From an operational standpoint, the VES pioneered the electronic view-and-vote for its global membership, which is now industry standard. And today, the VES red carpet and pressroom bustle, and a growing global audience of 175,000+ social media followers, track the results in real-time, while an ever-expanding media footprint celebrates its pedigreed roster of honorees, nomi- nees and winners. But back then…
“I recall vividly when we honored Robert Zemeckis and Tom Hanks agreed to present it to him; that was our ‘we have arrived’ moment,” adds Okun, VES, Founder of the VES Awards. “But while Hanks was illuminating people on who we are and what we do and we’re all feeling good in tuxedos – cars were being towed outside the Palladium. We’ve come a long way from those early days.”
“We were an all-volunteer organization at the beginning with a good cross-section of representatives and a key rabble-rouser as our Founding Board Chair – me.”
—Jim Morris, VES, Founding VES Board Chair and President, Pixar Animation Studios
GOING GLOBAL: BIRTH OF THE VES SECTIONS
Today, the VES boasts 11 diverse Sections – Australia, Germany, London, Los Angeles, Montreal, New York, New Zealand, San Francisco Bay Area, Toronto, Vancouver and Washington State. Many among the VES leadership note the creation of the Sections as one of, if not the biggest achievement of VES to date.
The aim is always for members to feel that no matter their location, they are part of a unified community, a VFX cloud clubhouse. “While there were a lot of requests for us to address runaway production in California, it was a new day of operating as a global organization and focusing on the issues that cut across geographic lines,” says Jeff Barnes, former VES Board Chair. “Ultimately, it is our consistency and commitment to the mission that has brought real value to our members and industry colleagues.”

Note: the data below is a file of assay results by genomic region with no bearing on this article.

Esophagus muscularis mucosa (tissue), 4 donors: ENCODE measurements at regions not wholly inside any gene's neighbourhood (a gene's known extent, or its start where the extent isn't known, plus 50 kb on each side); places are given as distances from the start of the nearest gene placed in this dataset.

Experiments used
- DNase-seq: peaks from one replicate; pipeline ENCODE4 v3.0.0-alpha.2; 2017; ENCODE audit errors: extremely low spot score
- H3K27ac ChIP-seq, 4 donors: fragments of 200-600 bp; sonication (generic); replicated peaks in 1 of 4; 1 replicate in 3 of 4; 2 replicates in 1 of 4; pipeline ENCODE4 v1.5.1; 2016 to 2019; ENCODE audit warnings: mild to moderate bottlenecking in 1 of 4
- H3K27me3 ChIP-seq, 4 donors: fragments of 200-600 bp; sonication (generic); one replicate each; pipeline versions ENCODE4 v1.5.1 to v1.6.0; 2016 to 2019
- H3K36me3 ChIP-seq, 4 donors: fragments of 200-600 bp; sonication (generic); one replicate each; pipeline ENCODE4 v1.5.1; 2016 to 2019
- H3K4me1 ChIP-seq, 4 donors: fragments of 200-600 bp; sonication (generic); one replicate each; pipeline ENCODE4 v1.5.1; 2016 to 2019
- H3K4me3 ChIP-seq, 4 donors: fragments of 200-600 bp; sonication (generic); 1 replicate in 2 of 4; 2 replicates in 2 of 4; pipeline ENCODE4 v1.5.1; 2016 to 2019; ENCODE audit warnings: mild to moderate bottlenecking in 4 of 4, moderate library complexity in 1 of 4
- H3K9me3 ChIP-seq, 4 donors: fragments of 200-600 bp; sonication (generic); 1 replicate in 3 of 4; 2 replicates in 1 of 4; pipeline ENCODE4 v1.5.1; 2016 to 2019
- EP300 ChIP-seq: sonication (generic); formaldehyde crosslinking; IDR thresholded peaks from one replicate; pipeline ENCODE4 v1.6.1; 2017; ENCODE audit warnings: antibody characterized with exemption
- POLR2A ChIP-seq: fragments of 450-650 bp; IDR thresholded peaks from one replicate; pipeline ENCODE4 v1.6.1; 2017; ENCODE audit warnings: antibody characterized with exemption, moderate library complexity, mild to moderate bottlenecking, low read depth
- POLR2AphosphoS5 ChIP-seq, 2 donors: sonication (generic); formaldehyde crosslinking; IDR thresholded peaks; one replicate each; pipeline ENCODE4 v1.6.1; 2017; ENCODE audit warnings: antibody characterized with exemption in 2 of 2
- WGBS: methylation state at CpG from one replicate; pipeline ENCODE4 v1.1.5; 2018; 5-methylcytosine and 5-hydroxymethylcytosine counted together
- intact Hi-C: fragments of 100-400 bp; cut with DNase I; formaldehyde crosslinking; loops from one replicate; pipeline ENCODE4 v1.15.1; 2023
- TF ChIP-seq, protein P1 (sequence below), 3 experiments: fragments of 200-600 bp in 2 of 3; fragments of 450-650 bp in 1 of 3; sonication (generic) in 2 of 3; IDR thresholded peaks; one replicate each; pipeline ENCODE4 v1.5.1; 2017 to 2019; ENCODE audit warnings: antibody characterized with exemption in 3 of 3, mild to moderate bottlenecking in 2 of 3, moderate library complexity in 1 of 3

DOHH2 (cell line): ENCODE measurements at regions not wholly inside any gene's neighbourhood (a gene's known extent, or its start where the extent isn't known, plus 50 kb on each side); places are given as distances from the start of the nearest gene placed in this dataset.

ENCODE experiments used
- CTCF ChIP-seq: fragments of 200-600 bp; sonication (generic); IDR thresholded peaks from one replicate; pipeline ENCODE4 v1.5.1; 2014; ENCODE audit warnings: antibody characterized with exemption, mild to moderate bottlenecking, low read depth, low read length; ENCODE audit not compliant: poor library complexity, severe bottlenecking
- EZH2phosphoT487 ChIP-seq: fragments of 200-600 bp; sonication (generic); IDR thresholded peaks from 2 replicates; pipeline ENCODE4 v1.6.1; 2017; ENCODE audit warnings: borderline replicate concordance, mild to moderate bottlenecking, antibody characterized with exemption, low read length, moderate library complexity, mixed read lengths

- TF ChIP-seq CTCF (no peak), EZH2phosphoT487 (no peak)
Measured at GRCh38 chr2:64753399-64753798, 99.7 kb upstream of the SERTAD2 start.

In the next three to five years the VES expects to add another half dozen Sections. It has received a petition from India and predicts a number of markets that might be next, including France, Massachusetts, Atlanta, Chicago and possibly China.
“As Chair, I’m focused on ensuring we can successfully handle large organizational growth in the future and that we inspire new generations to lead us forward,” says Mike Chambers, current VES Board Chair. “Our determination to outreach to all corners of the globe and to all of the disciplines across the VFX spectrum has yielded us a very rich, talented membership, and that commitment to diversity will continue to be a driving force of the organization.”
ADDRESSING THE DOLLARS AND SENSE: VES AS INDUSTRY CONVENER
Over the last two decades, the VES has used its position as a convener to take on critical issues affecting its membership and the greater VFX community through forums, white papers, technical platforms, educational events and other opportunities to serve as
a resource. Five years ago, the industry hit a crucial moment that called out for leadership – one with the ability to bring leaders together and help forge solutions to complex challenges. After a series of industry disruptions in 2012/2013 (Rhythm & Hues going out of business, the Oscars protest march, renewed calls for VFX unionization) and fervent worldwide dialogue, VES saw an urgent need to take a wholesale look at the uncertain business climate and conducted a rigorous analysis of commoditization, tax incentives, government dynamics, the impact of technological advancement and inadequate pipeline and pricing models.